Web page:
Spirituality central to kidsê¢__‘_Ê¢ happiness

Spirituality central to kidsê¢__‘_Ê¢ happiness

Spirituality central to kids” happiness

October 24, 2007

Today’s Family News

On the heels of new research that found believers in God are more likely to treat others better comes another study that suggests spirituality is important to a child’s happiness.

In fact, as the Kitchener-Waterloo Record reported, spirituality – believing in a higher being or power that plays a meaningful role in people’s lives – seems to be much more important to children than to adults, according to lead researcher Dr. Mark Holder, a psychologist on the Kelowna campus of the University of British Columbia.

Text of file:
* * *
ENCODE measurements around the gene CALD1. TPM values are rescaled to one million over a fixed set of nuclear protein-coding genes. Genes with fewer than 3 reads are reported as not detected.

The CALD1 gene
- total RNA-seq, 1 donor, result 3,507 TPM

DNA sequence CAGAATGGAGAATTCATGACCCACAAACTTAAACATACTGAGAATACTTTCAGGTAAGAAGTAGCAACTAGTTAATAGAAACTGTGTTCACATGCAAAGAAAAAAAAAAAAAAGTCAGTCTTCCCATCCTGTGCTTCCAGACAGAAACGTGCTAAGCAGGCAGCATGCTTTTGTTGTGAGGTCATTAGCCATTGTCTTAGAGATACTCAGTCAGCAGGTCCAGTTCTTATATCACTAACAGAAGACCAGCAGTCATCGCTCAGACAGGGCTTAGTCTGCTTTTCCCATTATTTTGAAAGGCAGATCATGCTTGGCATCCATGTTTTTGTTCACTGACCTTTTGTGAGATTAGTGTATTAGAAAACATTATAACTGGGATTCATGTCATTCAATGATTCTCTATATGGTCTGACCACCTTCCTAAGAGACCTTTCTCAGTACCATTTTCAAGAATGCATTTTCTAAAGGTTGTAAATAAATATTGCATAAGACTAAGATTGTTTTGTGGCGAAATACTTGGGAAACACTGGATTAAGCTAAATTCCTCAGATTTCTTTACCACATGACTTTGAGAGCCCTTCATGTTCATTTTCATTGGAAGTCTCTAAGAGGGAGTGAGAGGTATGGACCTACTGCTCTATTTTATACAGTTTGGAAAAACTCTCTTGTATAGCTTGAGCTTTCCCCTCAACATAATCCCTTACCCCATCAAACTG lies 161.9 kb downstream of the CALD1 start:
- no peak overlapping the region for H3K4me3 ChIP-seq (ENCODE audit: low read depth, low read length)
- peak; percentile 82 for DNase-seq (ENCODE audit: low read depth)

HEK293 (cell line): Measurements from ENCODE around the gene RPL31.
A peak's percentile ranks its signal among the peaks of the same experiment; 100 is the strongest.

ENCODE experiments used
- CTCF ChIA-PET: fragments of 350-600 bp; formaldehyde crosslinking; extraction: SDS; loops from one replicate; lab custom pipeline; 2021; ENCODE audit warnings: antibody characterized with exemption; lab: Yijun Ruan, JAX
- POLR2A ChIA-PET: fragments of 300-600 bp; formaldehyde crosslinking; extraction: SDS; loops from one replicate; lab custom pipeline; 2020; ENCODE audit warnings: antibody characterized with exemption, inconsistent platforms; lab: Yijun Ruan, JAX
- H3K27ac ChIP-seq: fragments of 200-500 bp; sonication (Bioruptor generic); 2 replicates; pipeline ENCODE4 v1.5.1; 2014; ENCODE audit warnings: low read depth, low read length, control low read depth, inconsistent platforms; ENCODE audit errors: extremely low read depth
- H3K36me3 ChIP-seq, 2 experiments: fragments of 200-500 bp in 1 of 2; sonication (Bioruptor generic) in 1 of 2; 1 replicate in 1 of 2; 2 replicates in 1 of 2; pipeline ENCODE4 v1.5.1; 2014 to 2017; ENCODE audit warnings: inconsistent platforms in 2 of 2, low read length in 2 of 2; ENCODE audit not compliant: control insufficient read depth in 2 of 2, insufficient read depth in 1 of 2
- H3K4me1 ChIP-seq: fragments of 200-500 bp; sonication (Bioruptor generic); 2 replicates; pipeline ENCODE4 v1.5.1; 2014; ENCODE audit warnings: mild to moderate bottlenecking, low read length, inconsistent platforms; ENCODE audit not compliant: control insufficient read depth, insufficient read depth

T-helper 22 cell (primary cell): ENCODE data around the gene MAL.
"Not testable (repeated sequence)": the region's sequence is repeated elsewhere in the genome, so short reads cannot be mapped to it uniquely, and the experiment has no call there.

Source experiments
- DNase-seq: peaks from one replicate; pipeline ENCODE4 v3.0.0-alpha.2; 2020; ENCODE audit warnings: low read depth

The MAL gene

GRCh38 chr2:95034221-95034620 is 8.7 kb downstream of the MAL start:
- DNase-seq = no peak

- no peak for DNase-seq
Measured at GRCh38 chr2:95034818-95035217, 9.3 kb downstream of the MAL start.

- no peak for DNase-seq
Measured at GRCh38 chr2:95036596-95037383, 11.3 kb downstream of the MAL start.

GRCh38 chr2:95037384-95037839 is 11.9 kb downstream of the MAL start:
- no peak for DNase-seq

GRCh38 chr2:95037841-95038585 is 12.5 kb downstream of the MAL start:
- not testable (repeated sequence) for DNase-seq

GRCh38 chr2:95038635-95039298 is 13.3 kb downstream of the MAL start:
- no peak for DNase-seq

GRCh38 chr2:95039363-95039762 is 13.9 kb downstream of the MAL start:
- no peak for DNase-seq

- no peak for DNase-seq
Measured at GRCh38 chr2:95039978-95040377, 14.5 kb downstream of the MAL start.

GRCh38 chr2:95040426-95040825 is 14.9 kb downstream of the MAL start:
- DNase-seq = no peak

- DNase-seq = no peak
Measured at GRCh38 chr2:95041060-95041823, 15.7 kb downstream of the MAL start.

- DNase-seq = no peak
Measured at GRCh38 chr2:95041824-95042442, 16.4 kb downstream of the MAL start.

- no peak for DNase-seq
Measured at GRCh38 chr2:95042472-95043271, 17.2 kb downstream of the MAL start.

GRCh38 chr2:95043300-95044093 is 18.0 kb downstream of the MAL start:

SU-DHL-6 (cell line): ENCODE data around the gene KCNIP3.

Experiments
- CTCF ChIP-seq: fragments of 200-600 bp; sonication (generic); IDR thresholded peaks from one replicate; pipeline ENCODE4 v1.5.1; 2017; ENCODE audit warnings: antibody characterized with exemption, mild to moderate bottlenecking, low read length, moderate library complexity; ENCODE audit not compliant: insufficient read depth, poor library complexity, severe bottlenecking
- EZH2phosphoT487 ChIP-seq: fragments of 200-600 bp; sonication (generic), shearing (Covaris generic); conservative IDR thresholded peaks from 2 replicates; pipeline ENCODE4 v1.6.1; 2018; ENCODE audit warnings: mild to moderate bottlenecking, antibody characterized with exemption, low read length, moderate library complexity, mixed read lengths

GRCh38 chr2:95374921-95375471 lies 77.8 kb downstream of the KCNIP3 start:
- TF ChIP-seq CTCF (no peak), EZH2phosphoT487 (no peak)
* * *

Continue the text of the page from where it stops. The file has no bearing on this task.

Holder and a colleague asked 315 children what they thought contributed to their personal happiness. More than 22 per cent of boys and just over 20 per cent of girls cited spirituality.

“This is a whopping effect,” he told the Record. “For adults, it’s five per cent.”

Those surveyed were between eight and 12 years old and comprised a mix of public and independent school students. The results were the same regardless of which type of school they attended.

The other factors the children cited as adding to their happiness were an outgoing personality and having good relationships with family and friends.

“What’s important [to them] is not if they go to church or not, not if they”re praying or meditating,” said Holder. “What’s important . . . is their personal relationship.”

The message to parents, he added, is that “promoting spirituality may have a positive influence on the child’s well-being.”

Holder conceded he began the study assuming that parents would be more spiritually inclined than their children. “I was simply wrong,” he said.